"The great American worker... has made our nation strong and prosperous. It is by the labor of the worker that our economy is the greatest and most productive in the world." It seems fitting that California Gov. Arnold Schwarzenegger said those words. After all, his state has 56 manufacturers on this year's IW U.S. 500, a list of the nation's largest manufacturers ranked by revenue.
With more than 11% of the top 500 manufacturing companies, the Golden State certainly does show the world that U.S. industry still has plenty of know-how to compete on a global playing field. California, for instance, is home to manufacturing titans in a number of verticals, such as No. 3 Chevron Corp. (petroleum), No. 9 Hewlett-Packard Co. (computers), No. 162 Reliance Steel & Aluminum Co. (primary metals), No. 255 Allergan Inc. (pharmaceuticals) and No. 260 Del Monte Foods Co. (food).
Looking at the list as a whole, the top 500 manufacturers generated more than $5 trillion in revenues last year, a 1% gain on the $4.9 trillion from the previous year's list. That $5 trillion includes the revenues of 50 companies -- an even 10% -- that are new to the IW 500.
Making the most impressive debut on the list is TRW Automotive Holdings Co. (No. 76). Based in Livonia, Mich., TRW posted 2006 revenues of $13.1 billion and nearly 15% return on equity. The company is among the world's 10 largest automotive suppliers and supplies more than 40 major vehicle manufacturers. TRW's auspicious debut is all the more noteworthy given the overall malaise in the automotive sector.
Another newbie is Lake Forest, Ill.-based Hospira Inc. (No. 281). Created from the core global hospital products business of Abbott Laboratories, Hospira manufactures medication delivery systems, specialty injectable pharmaceuticals and critical-care devices. Hospira, which has 18 manufacturing plants and approximately 15,000 employees worldwide, posted 2006 revenues of $2.6 billion, a nearly 9% profit margin, 17.9% return on equity and 8.5% return on assets.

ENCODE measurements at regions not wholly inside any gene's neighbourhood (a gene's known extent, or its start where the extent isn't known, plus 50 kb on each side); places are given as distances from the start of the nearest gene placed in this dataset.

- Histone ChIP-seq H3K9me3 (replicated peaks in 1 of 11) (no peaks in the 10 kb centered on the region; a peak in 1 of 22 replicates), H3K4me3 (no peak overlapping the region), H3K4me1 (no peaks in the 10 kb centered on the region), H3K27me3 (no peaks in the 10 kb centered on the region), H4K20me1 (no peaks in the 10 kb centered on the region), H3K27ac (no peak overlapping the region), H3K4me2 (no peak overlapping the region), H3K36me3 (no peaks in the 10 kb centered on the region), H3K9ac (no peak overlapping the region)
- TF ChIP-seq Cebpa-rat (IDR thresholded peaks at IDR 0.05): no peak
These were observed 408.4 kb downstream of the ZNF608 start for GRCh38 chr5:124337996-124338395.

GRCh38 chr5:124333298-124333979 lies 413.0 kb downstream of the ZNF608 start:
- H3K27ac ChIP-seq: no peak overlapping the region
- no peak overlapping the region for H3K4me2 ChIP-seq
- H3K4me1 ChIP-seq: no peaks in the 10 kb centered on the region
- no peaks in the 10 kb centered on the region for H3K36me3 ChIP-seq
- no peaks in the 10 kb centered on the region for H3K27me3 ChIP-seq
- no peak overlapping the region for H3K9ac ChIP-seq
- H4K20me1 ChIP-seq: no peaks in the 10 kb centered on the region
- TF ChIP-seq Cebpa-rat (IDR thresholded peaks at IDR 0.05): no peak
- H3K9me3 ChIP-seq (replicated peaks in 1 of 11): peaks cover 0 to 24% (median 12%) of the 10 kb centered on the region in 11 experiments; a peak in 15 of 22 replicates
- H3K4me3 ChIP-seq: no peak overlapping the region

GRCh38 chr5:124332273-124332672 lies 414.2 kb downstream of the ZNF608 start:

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With 50 new companies on the list, by necessity an equal number had to have fallen off the list. For some, the reason was obvious -- their financial performance was off in 2006. For others, though, their absence on the list is due to their being acquired during the past year. Lucent Technologies Inc., for instance, which ranked at No. 103 last year, vanished off the list completely when it was acquired by France-based Alcatel. Similarly, Reebok International Ltd. was acquired by Germany-based adidas-Salomon AG. Meanwhile, Maytag Corp. was acquired by Whirlpool Corp. (No. 56), and JLG Industries Inc. was acquired by Oshkosh Truck Corp. (No. 231).
We also culled out all of the software companies from the list, as a consensus survey of these companies indicated that few if any of them consider themselves manufacturers. One notable exception is Microsoft Corp., which in addition to being the world's leading software company also produces the Xbox gaming system. As more and more products become digitalized, the concept of manufacturing will need to continually be re-evaluated.
In reading the charts below you will get a glimpse into the impact that U.S. manufacturing has on the world. You'll find a breakdown of the 30 industries that appear on the 2007 list, as well as the revenues generated by the top companies within those verticals. To the surprise of probably no one, the petroleum and coal products sector clearly dominates the list, with revenues more than twice the No. 2 vertical, computers and electronics.
You'll learn which states, after California, have the most manufacturing companies on the IW U.S. 500 list. You'll discover which manufacturers have enjoyed the longest sustained runs over the past five years. And we've also developed a unique map that pinpoints exactly where the 500 biggest manufacturing companies are located, state by state.
Click here to access the full IW U.S. 500 list and sort it by industry, ranking and financial performance.